Treichel:But perhaps the most intriguing question is, Would Freud have become such an intellectual giant if he had not lived in Vienna? Certainly Freud benefited from the liberal atmosphere that prevailed in Vienna during the late 19th century, Gay conceded. Nonetheless, he argued, “We have good evidence that Freud was ambivalent about Vienna,” and Freud still would have become a gargantuan thinker if he had lived in some European city other than Vienna. After all, Munich had its own cultural milieu at that time. So did Dresden. Loewenberg, however, disagreed. One of his reasons is that when Freud lived in Vienna, it contained not only Germanic but Eastern European and Greek influences as well, and that Freud appreciated those influences, he said. “You cannot rip Freud out of Vienna!” he exclaimed. ▪

It was in this Vienna that the impoverished Hitler discovered the political potential of anti-Semitism. One one hand, the city in the late nineteenth-century was a hospitable haven for Jews, whose insecurity was assuaged by the progressive nature of the city’s upper classes who looked with disdain on the vulgarity of anti-semitism. On the other hand, Karl Lueger, the city’s mayor from 1897-1910 , had built his political base on overt and grotesque appeals to Vienna’s lower strata ; people who were vulnerable since education was not a prime value, and whom, in general, took little part in the graces and pleasure of traditional Vienna and could not understand the dynamic of the sweeping modernism they saw as invading their lives. In later years Hitler would praise Lueger for his “correct estimate of the social forces” and astutely remark on Lueger’s political instincts that “political fighting power of the upper classes is quite insignificant.”

“The key to following and understanding it is provided by a knowledge of the petite bourgeoisie. Lueger enriched political science by a great discovery: he transformed democracy, a political orientation that was dying of boredom, into modern demagogy, into the art of fobbing people off with the appearance instead of the reality of the situation.” ( Friederich Austerlitz, 1900 )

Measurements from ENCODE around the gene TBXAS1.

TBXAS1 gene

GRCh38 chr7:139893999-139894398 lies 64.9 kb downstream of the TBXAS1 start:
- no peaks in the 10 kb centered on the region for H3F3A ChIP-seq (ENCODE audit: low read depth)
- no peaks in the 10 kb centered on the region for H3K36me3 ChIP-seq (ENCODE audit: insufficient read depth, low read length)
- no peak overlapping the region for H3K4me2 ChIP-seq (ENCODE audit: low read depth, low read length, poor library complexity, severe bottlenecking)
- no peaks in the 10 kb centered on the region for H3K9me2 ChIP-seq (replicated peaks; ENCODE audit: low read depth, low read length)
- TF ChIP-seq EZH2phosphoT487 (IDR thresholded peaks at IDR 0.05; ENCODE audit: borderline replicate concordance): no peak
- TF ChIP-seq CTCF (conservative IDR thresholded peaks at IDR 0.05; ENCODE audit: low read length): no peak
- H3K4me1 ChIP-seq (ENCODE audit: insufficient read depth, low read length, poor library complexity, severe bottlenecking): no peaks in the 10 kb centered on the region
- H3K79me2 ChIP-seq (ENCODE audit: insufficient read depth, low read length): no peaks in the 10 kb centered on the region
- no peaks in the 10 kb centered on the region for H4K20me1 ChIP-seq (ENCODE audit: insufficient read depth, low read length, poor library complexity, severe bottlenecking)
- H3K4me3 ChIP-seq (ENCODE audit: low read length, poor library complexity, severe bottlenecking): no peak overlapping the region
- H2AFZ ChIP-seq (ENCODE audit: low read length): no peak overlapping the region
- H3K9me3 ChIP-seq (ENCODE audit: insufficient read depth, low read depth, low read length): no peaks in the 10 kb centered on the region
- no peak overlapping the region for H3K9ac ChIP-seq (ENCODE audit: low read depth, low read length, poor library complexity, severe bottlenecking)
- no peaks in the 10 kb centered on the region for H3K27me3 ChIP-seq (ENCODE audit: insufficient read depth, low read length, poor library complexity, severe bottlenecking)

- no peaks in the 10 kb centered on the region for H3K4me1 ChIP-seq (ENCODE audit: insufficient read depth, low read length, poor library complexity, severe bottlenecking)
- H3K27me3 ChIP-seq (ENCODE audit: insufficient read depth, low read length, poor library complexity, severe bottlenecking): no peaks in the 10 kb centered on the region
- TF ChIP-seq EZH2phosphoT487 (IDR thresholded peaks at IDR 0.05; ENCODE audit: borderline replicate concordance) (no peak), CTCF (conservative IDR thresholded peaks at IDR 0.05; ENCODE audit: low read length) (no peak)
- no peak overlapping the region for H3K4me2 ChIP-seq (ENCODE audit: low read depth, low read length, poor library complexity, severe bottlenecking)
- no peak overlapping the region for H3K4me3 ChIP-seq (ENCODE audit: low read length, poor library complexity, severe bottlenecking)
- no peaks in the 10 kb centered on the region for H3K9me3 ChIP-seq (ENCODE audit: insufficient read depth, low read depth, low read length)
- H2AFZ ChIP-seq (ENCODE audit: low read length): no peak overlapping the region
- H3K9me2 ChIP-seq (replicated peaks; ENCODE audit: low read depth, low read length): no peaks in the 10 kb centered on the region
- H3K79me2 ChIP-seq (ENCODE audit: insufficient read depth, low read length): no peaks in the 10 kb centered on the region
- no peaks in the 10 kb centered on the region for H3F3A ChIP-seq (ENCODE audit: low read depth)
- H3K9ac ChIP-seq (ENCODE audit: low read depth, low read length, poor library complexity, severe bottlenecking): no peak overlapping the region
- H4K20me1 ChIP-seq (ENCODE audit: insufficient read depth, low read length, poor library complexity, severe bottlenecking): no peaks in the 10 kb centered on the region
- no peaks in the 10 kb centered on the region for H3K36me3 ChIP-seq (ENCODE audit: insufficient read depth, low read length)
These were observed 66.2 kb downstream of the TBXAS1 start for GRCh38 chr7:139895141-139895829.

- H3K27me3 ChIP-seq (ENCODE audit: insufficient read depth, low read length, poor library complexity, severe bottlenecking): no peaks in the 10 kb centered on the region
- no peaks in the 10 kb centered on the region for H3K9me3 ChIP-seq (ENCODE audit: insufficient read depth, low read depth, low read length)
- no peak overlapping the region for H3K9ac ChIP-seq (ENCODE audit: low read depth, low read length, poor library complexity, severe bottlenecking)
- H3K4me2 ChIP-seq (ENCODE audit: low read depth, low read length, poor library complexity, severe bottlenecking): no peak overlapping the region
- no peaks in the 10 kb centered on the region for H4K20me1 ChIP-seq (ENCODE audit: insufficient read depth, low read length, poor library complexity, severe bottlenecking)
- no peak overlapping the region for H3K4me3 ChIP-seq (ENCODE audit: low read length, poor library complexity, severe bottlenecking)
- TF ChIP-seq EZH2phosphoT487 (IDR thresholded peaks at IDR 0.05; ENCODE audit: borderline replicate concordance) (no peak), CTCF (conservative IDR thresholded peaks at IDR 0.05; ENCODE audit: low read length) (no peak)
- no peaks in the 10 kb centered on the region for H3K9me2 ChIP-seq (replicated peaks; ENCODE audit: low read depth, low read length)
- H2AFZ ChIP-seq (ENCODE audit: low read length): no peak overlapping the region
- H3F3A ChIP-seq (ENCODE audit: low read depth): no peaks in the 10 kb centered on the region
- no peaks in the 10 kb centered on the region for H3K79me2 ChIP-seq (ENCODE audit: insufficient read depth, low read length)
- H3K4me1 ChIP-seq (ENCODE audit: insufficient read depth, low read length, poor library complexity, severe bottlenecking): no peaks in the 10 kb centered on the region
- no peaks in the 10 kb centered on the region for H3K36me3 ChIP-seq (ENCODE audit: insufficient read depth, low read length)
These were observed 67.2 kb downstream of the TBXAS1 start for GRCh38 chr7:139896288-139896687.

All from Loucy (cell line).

Dilkey:On the evening of April 12, 1912, at a dinner party given by Carl Moll, she was introduced to the wildly passionate artist, Oskar Kokoschka. They immediately began a tumultuous love affair, and Kokoschka asked her to marry him a mere three days later. Although they did not marry, their frenzied love affair lasted for three years. It was a difficult and stormy time, as each yearned for different things. Oskar wanted Alma as a wife and the mother of his child, and Alma, after enduring such a strict relationship with Mahler, wanted a love affair with no strings attached. Neither o

�s desires changed over the course of the affair which was a source of anguish for both.

The ugly undercurrents could not be suppressed forever. The monster constantly needed to be fed or its masters risked being devoured themselves. It was the flowering of the cult of personality that moved into the vacuum where the will to live had faded and with it a vitality to rule based on broader and more noble concerns. Intelligent men began to see clearly that something was coming to an end and the days of living on charm and pretense were exhausted. Many would have agreed with Karl Kraus that Vienna was an “experimental station” for a world in decline. For each angel that left the lab was also a Frankenstein and a coterie of zombies.

Kraus was editor of “Die Fackel” , a journal founded in 1899 and devoted to an examination of the empire’s decay. The hypocrisy of middle-class society was attacked from all sides, and Kraus saw with bitterness that love had been replaced by sexuality and justice had given way to corruption. The full fledged war between the age of reason and the Romantic age had taken a new twist; the new understandings in psychology, nascent, and misunderstood as they were, were engendering a strident form of romanticism that perverted the old myths and folk legends into a politically charged context that pitted urban and rural and orthodox and liberal into a cauldron of discontent.

On Karl Lueger: His polemical attacks, sometimes extremely drastically formulated, were not directed towards reason but consciously appealed to emotions and instincts. Thus he understood how to use rousing speeches to win over the Viennese population to his cause, consciously invoking stereotypical images of alleged enemies and, in particular, making use of anti-Semitic prejudice. Every set back was reduced to a simple formula: “The Jews are to blame” and stirred up hatred with statements such as: “ We will prevent the oppression of Christians and a new Palestine replacing the ancient Austrian empire of Christians”. In the process he activated the traditional Catholic anti-Semitism directed against “the people who killed God”. He combined it with anti-liberal and anti-capitalist elements and thus addressed the widespread prejudice against “money and stock market Jews”, “press Jews”, “ink Jews”, i.e. Jewish intellectuals and businessmen.